The 2004 Woodward Dream Cruise rumbled the pavement of suburban Detroit for the 10th consecutive year last Saturday. To many who grew up in the late 1950s to early ’70s, cruising was an activity driven by the love of cars, sex and rock’n’roll.

Tony Ding

In a time unknown to MTV and instant messaging, young Americans gathered around cars usually borrowed from Dad and “hung out,” by driving to nowhere and experiencing freedom in the heat of their summer nights.

Now, decades later, the baby-boomer generation that invented this classic pastime have re-invigorated cruising, started 10 years ago by a Detroit area plumber who organized a fundraising campaign based on a classics car show. Through unprecidented tolerance from local police, the “pioneering cruisers” paraded down Woodward Ave., unofficially starting a new tradition.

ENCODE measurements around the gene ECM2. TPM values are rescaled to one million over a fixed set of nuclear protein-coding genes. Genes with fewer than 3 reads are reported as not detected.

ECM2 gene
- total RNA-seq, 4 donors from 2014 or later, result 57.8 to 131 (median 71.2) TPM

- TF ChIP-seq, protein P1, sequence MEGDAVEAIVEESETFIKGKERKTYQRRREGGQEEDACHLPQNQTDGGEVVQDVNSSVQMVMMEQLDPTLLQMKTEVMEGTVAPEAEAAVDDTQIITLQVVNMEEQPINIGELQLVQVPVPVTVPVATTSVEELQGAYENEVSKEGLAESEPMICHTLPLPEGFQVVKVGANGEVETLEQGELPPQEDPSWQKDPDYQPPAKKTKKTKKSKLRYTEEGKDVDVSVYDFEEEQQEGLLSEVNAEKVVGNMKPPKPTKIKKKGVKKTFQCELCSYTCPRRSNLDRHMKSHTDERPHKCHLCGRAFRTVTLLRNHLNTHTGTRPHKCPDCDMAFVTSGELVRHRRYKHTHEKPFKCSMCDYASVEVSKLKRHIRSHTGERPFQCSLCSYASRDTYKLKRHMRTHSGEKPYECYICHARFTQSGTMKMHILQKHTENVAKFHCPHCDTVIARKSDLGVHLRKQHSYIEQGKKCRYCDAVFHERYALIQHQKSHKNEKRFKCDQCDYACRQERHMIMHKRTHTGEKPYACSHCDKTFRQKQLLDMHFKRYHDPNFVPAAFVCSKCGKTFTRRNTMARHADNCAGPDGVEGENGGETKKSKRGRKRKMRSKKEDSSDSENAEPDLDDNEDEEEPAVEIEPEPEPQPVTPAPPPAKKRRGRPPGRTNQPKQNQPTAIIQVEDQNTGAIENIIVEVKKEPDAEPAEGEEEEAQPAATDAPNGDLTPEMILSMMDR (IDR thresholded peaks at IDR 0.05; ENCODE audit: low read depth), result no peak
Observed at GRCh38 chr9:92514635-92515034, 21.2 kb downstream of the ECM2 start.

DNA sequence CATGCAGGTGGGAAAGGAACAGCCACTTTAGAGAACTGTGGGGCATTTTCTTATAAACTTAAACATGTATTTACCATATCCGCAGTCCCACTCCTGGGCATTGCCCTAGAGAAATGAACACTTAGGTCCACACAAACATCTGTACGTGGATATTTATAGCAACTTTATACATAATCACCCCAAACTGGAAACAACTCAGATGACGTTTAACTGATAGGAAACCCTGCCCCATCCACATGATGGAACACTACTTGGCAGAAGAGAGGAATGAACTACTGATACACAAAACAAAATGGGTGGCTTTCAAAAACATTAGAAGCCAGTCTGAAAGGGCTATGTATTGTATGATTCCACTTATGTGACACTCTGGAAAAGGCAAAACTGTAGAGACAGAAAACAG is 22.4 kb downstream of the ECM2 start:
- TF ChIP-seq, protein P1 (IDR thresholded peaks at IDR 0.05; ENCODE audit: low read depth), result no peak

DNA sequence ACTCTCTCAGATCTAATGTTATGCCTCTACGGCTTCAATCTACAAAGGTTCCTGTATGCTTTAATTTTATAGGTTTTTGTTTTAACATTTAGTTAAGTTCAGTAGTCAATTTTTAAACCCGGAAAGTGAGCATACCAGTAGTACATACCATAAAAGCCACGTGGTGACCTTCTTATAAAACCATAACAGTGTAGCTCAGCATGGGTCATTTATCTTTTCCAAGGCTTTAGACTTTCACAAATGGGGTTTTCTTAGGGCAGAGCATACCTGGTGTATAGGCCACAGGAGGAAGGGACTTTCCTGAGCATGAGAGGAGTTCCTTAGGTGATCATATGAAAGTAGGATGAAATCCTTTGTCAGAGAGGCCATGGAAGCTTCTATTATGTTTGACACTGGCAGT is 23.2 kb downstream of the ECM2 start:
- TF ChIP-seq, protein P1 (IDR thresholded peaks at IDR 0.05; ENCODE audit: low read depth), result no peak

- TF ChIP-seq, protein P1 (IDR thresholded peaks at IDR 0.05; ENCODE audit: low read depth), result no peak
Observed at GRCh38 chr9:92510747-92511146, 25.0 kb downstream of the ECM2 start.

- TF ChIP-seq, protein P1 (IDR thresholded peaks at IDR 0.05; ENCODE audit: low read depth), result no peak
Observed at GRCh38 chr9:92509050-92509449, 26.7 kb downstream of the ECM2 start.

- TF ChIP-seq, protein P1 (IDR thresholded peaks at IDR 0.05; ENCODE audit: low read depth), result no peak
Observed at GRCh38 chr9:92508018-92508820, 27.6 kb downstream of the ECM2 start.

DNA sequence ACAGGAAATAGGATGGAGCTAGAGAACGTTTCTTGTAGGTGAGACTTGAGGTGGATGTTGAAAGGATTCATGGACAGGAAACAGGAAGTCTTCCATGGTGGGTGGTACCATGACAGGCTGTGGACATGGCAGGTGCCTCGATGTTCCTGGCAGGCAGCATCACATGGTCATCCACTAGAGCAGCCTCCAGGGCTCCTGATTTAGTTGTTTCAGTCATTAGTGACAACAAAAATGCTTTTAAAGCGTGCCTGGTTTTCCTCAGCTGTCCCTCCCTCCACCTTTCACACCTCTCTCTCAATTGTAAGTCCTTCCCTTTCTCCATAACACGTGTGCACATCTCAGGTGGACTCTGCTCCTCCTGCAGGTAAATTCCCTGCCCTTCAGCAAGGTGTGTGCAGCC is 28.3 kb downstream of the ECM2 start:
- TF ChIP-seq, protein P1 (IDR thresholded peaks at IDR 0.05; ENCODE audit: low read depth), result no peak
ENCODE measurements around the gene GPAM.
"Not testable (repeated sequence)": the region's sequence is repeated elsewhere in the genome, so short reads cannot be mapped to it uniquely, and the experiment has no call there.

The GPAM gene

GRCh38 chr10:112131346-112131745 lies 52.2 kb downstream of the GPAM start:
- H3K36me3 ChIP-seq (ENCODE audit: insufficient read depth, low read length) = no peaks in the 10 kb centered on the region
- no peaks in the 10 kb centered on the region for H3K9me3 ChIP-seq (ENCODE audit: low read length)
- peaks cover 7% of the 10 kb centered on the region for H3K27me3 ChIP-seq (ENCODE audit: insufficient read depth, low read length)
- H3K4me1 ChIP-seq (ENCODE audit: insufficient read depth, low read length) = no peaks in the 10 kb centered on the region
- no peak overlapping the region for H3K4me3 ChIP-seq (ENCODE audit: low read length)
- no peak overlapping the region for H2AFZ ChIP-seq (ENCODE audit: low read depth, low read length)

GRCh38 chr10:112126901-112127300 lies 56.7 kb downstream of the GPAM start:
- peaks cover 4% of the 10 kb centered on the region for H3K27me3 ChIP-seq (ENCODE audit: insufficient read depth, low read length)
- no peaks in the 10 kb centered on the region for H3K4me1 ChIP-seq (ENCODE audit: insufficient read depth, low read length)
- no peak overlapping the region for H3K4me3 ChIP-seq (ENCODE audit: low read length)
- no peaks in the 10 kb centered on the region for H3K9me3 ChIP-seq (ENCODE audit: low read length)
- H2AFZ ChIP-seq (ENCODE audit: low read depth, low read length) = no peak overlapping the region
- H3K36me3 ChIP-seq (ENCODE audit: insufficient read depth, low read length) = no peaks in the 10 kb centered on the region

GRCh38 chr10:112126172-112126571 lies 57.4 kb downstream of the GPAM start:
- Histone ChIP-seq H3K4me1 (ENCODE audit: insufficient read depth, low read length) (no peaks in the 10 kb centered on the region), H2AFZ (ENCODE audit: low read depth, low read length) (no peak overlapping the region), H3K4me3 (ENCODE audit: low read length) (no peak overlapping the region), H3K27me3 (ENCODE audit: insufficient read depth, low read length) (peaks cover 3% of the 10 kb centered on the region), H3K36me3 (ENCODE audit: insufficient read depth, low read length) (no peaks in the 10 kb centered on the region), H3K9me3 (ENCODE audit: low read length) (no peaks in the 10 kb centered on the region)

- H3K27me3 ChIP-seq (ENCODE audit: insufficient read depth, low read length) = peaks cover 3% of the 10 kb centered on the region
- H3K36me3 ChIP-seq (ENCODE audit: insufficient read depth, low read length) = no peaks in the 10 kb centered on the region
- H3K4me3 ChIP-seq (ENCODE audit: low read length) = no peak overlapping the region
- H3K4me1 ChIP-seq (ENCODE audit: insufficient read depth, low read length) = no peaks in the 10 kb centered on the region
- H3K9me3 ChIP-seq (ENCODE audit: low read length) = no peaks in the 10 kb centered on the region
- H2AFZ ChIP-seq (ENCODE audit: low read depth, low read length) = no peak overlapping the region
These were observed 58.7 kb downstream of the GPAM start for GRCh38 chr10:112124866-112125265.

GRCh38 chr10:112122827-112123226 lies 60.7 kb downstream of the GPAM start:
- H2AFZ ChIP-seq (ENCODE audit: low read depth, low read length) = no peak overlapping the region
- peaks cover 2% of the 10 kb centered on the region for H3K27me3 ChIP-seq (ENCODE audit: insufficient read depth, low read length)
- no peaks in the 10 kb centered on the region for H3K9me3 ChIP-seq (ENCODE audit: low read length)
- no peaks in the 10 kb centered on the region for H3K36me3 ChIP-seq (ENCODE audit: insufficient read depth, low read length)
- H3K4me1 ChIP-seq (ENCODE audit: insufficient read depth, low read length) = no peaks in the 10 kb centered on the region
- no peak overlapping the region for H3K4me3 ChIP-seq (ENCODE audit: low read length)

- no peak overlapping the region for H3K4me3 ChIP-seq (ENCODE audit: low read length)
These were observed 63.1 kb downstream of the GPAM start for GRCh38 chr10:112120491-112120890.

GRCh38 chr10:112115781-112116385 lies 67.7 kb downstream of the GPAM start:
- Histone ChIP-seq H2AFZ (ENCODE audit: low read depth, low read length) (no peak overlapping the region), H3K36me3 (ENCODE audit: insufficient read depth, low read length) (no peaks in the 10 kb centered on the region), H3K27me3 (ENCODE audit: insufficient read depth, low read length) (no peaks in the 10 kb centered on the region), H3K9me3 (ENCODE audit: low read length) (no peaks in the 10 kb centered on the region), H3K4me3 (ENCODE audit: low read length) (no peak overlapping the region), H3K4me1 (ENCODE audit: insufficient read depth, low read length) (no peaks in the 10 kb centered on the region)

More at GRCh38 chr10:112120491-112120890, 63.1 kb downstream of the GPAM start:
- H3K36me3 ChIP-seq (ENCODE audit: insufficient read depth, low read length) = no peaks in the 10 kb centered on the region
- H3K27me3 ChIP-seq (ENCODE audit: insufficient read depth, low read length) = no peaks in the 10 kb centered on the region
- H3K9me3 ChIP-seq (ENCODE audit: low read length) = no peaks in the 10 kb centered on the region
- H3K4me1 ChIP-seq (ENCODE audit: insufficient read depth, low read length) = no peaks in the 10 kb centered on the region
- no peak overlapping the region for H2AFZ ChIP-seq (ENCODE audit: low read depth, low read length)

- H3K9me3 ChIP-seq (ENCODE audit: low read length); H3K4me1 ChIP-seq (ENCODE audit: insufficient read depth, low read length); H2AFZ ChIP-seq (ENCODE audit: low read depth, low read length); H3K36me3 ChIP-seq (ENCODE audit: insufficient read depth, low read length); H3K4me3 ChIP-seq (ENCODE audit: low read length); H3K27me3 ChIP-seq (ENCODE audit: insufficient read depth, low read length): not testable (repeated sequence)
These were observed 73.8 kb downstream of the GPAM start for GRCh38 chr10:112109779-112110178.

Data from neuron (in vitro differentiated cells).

The Cruise, which drew over a million participants with more than 40,000 vehicles this year, has transcended generation gaps and made a once late-night teenage affair into a weekend-long family festival. From Pontiac in the North to Ferndale in the South, along a 16-mile stretch of the historic pavement of Woodward Ave., cruisers and spectators paid their nostalgic respects to a bygone era.

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